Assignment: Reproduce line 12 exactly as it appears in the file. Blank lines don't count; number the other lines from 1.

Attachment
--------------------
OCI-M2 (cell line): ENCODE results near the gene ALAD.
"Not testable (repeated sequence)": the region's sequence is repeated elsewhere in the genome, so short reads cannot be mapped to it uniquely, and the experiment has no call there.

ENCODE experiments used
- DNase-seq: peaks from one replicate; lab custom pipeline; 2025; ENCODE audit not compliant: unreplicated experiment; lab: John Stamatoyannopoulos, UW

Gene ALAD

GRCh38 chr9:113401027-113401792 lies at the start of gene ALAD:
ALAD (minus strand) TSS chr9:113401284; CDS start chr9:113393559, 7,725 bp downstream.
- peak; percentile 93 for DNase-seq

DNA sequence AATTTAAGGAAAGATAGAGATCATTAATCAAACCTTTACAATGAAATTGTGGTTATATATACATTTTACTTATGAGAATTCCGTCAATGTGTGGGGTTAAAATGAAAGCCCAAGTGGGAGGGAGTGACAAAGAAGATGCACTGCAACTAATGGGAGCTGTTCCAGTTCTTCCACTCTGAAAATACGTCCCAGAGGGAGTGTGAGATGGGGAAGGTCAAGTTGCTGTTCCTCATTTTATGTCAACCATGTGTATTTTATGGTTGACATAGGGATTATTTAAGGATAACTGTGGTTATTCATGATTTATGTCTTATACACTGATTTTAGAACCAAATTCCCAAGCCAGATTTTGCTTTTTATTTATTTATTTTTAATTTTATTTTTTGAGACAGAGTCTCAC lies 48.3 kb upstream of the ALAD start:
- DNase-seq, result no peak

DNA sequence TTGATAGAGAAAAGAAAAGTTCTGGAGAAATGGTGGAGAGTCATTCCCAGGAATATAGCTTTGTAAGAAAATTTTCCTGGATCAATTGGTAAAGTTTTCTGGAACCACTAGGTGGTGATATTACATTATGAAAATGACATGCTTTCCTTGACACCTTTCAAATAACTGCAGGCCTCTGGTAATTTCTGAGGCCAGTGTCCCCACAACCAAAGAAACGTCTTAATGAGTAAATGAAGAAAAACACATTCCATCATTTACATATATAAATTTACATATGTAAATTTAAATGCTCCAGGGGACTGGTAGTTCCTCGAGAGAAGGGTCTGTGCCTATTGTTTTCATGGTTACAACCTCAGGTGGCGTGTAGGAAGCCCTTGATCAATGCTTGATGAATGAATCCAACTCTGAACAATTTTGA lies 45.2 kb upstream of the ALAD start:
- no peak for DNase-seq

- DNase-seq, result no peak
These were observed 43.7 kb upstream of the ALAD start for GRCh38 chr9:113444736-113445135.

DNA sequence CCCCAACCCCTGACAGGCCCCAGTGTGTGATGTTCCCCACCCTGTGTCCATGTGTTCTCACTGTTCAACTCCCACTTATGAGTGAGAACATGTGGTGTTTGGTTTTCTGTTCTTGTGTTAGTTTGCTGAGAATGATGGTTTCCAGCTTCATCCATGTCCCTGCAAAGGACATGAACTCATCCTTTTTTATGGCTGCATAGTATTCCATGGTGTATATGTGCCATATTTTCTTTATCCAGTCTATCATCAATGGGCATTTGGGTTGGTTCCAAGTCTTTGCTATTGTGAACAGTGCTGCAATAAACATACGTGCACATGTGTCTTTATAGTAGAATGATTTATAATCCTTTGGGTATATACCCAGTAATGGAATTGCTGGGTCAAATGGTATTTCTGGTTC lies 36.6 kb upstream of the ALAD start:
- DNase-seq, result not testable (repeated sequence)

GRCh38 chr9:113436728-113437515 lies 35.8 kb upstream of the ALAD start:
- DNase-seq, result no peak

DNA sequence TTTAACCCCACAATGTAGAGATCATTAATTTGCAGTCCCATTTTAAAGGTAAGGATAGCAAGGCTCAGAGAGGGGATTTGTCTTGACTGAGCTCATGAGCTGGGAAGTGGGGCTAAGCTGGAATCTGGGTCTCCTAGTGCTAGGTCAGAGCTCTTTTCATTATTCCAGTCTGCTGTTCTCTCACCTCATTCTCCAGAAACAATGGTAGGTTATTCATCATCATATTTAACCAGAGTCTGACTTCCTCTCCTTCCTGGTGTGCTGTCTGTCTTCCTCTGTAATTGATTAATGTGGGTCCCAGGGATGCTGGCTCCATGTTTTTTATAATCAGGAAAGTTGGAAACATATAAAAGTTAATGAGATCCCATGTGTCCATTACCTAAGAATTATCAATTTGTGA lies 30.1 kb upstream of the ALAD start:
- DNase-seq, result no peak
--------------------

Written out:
- no peak for DNase-seq